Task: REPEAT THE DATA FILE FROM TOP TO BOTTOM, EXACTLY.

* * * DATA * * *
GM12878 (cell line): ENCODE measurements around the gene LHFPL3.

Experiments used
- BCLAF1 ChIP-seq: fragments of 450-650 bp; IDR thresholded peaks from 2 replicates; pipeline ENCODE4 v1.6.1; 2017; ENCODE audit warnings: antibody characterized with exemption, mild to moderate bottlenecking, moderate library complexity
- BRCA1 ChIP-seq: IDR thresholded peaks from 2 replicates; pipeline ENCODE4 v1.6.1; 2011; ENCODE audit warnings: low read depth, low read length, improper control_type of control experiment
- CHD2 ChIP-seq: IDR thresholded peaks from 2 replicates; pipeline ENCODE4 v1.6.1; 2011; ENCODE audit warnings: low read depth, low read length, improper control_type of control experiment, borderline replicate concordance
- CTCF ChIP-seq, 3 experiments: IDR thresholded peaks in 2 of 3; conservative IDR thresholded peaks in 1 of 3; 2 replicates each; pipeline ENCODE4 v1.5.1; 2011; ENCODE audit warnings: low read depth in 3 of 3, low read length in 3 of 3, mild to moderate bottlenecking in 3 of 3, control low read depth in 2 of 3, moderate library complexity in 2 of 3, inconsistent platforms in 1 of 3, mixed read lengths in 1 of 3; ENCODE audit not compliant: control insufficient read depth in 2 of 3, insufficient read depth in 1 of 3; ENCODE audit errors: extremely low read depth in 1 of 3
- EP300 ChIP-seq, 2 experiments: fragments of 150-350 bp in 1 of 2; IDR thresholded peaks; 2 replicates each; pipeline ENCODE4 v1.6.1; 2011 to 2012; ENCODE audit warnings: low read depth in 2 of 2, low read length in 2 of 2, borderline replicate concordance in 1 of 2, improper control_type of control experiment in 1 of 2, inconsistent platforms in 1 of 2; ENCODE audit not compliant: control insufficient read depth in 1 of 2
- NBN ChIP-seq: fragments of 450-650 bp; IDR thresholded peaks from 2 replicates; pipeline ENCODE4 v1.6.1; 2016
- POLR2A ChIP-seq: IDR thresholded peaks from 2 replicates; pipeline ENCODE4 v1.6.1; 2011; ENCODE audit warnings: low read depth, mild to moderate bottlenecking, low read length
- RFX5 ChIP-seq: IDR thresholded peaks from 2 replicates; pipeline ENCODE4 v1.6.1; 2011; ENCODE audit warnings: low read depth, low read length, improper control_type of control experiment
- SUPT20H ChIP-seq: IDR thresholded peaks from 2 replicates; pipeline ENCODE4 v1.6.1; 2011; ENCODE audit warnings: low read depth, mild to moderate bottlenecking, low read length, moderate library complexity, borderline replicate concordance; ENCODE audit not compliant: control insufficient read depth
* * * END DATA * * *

GM12878 (cell line): ENCODE measurements around the gene LHFPL3.

Experiments used
- BCLAF1 ChIP-seq: fragments of 450-650 bp; IDR thresholded peaks from 2 replicates; pipeline ENCODE4 v1.6.1; 2017; ENCODE audit warnings: antibody characterized with exemption, mild to moderate bottlenecking, moderate library complexity
- BRCA1 ChIP-seq: IDR thresholded peaks from 2 replicates; pipeline ENCODE4 v1.6.1; 2011; ENCODE audit warnings: low read depth, low read length, improper control_type of control experiment
- CHD2 ChIP-seq: IDR thresholded peaks from 2 replicates; pipeline ENCODE4 v1.6.1; 2011; ENCODE audit warnings: low read depth, low read length, improper control_type of control experiment, borderline replicate concordance
- CTCF ChIP-seq, 3 experiments: IDR thresholded peaks in 2 of 3; conservative IDR thresholded peaks in 1 of 3; 2 replicates each; pipeline ENCODE4 v1.5.1; 2011; ENCODE audit warnings: low read depth in 3 of 3, low read length in 3 of 3, mild to moderate bottlenecking in 3 of 3, control low read depth in 2 of 3, moderate library complexity in 2 of 3, inconsistent platforms in 1 of 3, mixed read lengths in 1 of 3; ENCODE audit not compliant: control insufficient read depth in 2 of 3, insufficient read depth in 1 of 3; ENCODE audit errors: extremely low read depth in 1 of 3
- EP300 ChIP-seq, 2 experiments: fragments of 150-350 bp in 1 of 2; IDR thresholded peaks; 2 replicates each; pipeline ENCODE4 v1.6.1; 2011 to 2012; ENCODE audit warnings: low read depth in 2 of 2, low read length in 2 of 2, borderline replicate concordance in 1 of 2, improper control_type of control experiment in 1 of 2, inconsistent platforms in 1 of 2; ENCODE audit not compliant: control insufficient read depth in 1 of 2
- NBN ChIP-seq: fragments of 450-650 bp; IDR thresholded peaks from 2 replicates; pipeline ENCODE4 v1.6.1; 2016
- POLR2A ChIP-seq: IDR thresholded peaks from 2 replicates; pipeline ENCODE4 v1.6.1; 2011; ENCODE audit warnings: low read depth, mild to moderate bottlenecking, low read length
- RFX5 ChIP-seq: IDR thresholded peaks from 2 replicates; pipeline ENCODE4 v1.6.1; 2011; ENCODE audit warnings: low read depth, low read length, improper control_type of control experiment
- SUPT20H ChIP-seq: IDR thresholded peaks from 2 replicates; pipeline ENCODE4 v1.6.1; 2011; ENCODE audit warnings: low read depth, mild to moderate bottlenecking, low read length, moderate library complexity, borderline replicate concordance; ENCODE audit not compliant: control insufficient read depth